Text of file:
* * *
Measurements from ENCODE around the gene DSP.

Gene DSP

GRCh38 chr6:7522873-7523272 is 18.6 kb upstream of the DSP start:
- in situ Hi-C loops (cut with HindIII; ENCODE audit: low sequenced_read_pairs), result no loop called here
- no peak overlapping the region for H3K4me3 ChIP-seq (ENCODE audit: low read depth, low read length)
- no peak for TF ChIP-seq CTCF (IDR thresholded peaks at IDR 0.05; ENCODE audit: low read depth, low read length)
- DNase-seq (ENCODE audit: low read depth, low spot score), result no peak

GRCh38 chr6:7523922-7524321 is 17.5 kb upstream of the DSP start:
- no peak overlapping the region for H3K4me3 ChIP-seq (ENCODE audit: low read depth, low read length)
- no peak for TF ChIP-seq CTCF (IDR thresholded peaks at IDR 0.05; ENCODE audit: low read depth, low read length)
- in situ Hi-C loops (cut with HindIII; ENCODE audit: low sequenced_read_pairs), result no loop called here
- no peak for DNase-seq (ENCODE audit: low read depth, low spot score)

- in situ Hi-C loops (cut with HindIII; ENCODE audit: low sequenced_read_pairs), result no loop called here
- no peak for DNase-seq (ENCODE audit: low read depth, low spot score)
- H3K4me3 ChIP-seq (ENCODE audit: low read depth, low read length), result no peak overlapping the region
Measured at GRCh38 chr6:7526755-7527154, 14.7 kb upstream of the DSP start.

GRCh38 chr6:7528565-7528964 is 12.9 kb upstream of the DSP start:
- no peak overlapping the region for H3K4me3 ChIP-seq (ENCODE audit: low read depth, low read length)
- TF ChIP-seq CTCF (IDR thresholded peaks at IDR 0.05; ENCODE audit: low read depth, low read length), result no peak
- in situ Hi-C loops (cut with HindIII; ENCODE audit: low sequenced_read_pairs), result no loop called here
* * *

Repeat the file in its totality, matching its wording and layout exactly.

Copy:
Measurements from ENCODE around the gene DSP.

Gene DSP

GRCh38 chr6:7522873-7523272 is 18.6 kb upstream of the DSP start:
- in situ Hi-C loops (cut with HindIII; ENCODE audit: low sequenced_read_pairs), result no loop called here
- no peak overlapping the region for H3K4me3 ChIP-seq (ENCODE audit: low read depth, low read length)
- no peak for TF ChIP-seq CTCF (IDR thresholded peaks at IDR 0.05; ENCODE audit: low read depth, low read length)
- DNase-seq (ENCODE audit: low read depth, low spot score), result no peak

GRCh38 chr6:7523922-7524321 is 17.5 kb upstream of the DSP start:
- no peak overlapping the region for H3K4me3 ChIP-seq (ENCODE audit: low read depth, low read length)
- no peak for TF ChIP-seq CTCF (IDR thresholded peaks at IDR 0.05; ENCODE audit: low read depth, low read length)
- in situ Hi-C loops (cut with HindIII; ENCODE audit: low sequenced_read_pairs), result no loop called here
- no peak for DNase-seq (ENCODE audit: low read depth, low spot score)

- in situ Hi-C loops (cut with HindIII; ENCODE audit: low sequenced_read_pairs), result no loop called here
- no peak for DNase-seq (ENCODE audit: low read depth, low spot score)
- H3K4me3 ChIP-seq (ENCODE audit: low read depth, low read length), result no peak overlapping the region
Measured at GRCh38 chr6:7526755-7527154, 14.7 kb upstream of the DSP start.

GRCh38 chr6:7528565-7528964 is 12.9 kb upstream of the DSP start:
- no peak overlapping the region for H3K4me3 ChIP-seq (ENCODE audit: low read depth, low read length)
- TF ChIP-seq CTCF (IDR thresholded peaks at IDR 0.05; ENCODE audit: low read depth, low read length), result no peak
- in situ Hi-C loops (cut with HindIII; ENCODE audit: low sequenced_read_pairs), result no loop called here